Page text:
Reconsidering pope’s remarks
Letter to the Editor | Friday, September 29, 2006
Professor Rice has, as usual, written well and I applaud Pope Benedict XVI’s recent effort at peacemaking. However, his contentious and much lamented passage seems to strike as a noisy gong that continues to reverberate, jarring the sensibilities of many. It could have sounded much differently, had self-reflection – truly our tradition – guided its telling. Bad things happen, as Jesus tells us, when we begin to obsess over the speck in our neighbor’s eye.
Had Benedict XVI, then, thought to cite Luther’s “On War Against the Turks” (1529) matters would today be different. Ian Hazlett, reader in ecclesiastical history in the School of Divinity of the University of Glasgow, says of Luther’s work: “In this (Luther) startlingly rejects the old concept of religious crusade. This was based on his innovative notion that war on the grounds of religion was not permissible, since coercion in spiritual matters is unchristian.”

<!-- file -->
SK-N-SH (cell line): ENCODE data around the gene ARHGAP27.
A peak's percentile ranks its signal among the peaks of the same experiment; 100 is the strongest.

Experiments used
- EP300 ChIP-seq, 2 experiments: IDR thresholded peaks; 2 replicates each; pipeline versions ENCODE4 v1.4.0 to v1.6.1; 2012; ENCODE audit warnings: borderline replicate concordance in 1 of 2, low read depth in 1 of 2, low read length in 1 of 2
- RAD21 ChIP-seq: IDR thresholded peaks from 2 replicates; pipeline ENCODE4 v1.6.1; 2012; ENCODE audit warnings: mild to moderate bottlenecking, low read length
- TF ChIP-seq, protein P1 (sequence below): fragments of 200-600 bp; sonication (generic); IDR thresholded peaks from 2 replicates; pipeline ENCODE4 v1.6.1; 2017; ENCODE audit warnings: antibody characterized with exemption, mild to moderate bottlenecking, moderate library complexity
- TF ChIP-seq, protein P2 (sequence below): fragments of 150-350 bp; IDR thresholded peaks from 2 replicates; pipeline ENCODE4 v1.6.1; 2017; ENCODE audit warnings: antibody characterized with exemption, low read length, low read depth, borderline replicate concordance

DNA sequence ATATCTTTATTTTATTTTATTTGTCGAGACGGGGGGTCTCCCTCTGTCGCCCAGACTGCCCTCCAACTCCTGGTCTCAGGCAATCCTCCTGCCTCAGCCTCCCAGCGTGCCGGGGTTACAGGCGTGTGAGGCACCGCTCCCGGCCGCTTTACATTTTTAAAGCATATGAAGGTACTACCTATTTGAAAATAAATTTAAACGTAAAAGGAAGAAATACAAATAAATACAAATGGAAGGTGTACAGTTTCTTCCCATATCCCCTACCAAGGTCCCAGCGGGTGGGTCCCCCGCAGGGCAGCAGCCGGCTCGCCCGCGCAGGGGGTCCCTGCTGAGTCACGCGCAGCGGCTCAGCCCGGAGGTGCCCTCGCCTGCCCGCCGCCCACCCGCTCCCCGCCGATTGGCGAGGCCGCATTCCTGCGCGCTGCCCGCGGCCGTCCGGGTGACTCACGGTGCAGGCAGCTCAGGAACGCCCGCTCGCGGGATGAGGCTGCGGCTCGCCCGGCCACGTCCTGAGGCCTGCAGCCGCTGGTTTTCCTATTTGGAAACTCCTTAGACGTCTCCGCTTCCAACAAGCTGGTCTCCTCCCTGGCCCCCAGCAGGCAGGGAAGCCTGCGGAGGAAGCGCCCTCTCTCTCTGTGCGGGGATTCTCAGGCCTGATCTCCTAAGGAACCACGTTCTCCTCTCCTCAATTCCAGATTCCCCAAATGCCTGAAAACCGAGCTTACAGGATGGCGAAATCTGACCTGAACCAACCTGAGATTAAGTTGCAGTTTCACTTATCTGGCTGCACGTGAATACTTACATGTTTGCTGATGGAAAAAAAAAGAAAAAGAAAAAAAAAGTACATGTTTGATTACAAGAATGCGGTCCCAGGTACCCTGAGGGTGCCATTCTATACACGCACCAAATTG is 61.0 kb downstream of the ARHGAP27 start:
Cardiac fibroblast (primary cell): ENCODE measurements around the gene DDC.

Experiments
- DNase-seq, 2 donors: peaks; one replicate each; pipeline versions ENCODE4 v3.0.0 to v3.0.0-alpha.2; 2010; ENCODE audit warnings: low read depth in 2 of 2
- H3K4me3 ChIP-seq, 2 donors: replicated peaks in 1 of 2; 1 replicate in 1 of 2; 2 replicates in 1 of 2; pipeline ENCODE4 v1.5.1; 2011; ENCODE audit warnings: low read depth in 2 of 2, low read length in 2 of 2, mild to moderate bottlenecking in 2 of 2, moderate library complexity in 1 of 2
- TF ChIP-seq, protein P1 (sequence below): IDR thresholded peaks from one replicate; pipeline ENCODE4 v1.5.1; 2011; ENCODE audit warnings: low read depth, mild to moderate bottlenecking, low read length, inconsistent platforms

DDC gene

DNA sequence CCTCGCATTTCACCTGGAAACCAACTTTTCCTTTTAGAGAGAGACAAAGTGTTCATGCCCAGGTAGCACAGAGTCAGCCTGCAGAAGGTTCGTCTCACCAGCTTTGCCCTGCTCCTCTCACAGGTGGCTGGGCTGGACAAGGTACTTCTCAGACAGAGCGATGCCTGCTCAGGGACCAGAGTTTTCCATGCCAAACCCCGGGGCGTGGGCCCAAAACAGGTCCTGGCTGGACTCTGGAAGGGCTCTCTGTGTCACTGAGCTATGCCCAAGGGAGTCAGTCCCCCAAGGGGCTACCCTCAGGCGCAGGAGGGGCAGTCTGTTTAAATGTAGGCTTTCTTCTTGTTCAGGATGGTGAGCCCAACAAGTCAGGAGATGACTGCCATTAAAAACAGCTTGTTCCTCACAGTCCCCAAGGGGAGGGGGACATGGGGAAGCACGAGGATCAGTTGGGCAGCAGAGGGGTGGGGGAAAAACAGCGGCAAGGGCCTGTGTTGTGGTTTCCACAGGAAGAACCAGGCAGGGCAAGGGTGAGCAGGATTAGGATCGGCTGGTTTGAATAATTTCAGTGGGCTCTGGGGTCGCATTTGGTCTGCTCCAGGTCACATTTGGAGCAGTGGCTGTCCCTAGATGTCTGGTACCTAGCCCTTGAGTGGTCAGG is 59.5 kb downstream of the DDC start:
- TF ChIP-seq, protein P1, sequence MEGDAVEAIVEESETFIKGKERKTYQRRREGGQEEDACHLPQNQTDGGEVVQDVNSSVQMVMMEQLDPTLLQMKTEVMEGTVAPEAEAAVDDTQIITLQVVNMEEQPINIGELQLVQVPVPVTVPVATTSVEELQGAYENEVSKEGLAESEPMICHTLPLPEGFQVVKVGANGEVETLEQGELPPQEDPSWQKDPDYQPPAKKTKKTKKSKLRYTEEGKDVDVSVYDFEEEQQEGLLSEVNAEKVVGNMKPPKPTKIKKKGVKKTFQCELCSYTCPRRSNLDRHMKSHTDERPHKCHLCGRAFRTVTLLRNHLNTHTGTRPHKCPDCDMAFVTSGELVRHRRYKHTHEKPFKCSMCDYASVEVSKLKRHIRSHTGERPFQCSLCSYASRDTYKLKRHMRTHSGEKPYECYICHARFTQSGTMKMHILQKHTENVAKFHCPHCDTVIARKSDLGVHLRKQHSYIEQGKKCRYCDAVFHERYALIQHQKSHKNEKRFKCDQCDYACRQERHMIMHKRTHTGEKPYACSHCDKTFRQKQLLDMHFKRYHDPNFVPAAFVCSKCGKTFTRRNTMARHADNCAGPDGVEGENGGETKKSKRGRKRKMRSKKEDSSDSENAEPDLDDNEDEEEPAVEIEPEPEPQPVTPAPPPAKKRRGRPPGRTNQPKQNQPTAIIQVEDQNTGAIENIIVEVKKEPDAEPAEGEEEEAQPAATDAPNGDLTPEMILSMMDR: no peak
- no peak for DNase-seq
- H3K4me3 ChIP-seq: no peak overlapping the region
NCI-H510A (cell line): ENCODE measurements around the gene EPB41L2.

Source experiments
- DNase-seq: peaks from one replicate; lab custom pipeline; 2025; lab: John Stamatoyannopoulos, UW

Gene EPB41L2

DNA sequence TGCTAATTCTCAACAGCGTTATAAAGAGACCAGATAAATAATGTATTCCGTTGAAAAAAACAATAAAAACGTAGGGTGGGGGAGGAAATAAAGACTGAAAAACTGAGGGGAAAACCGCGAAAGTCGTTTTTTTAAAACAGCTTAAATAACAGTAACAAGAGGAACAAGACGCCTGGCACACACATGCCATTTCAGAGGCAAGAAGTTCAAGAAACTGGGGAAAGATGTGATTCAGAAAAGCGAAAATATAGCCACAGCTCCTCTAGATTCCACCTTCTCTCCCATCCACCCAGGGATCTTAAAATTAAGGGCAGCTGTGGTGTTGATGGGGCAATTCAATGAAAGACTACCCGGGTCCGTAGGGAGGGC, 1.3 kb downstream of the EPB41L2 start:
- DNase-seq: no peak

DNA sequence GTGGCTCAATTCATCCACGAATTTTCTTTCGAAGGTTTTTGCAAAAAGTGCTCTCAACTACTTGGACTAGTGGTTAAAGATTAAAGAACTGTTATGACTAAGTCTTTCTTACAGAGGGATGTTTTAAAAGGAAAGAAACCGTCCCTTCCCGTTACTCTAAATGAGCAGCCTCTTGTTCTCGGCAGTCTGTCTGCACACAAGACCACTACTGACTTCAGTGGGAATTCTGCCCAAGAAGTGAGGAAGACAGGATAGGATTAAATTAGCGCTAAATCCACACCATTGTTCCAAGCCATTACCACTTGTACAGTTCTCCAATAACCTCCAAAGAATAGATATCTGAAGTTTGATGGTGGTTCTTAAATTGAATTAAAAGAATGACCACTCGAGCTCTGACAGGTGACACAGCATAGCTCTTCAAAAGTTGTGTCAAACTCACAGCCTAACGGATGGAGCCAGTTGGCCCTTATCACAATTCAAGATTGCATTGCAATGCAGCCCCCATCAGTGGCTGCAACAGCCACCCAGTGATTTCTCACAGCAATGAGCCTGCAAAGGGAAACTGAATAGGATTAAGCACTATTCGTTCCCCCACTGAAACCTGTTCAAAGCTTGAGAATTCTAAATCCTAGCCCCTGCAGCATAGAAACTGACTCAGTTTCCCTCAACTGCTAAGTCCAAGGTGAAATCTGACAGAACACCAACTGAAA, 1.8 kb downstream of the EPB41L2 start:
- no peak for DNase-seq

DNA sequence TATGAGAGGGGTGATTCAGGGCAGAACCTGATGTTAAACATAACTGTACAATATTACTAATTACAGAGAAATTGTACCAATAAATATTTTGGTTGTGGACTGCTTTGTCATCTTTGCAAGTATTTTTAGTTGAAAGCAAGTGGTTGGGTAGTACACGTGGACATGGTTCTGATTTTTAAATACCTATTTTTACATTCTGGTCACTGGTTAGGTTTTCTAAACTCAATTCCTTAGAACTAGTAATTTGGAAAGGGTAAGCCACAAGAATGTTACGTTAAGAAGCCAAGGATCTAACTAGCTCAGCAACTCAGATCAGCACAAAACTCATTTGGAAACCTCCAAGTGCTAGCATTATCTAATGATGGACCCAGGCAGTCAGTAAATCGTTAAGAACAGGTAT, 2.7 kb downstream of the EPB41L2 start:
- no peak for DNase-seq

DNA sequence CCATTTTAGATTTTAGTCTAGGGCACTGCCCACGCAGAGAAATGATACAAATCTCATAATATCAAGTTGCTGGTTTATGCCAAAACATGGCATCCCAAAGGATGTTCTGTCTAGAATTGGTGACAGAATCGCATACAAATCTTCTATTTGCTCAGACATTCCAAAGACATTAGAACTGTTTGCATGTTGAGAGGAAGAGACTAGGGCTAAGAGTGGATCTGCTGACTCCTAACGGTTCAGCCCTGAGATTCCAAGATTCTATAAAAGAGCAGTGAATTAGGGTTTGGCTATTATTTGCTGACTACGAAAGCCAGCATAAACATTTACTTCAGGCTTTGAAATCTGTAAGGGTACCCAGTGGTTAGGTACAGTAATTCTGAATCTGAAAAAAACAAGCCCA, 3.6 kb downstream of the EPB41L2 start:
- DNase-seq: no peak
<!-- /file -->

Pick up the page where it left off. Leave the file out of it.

As a man of peace, Benedict XVI draws on a long tradition of peacemaking. That we might give thanks to God one day in the future that he has unceasingly employed that tradition to dispel, rather than encourage, this popular, yet specious, notion of a clash of civilizations.
Class of 1971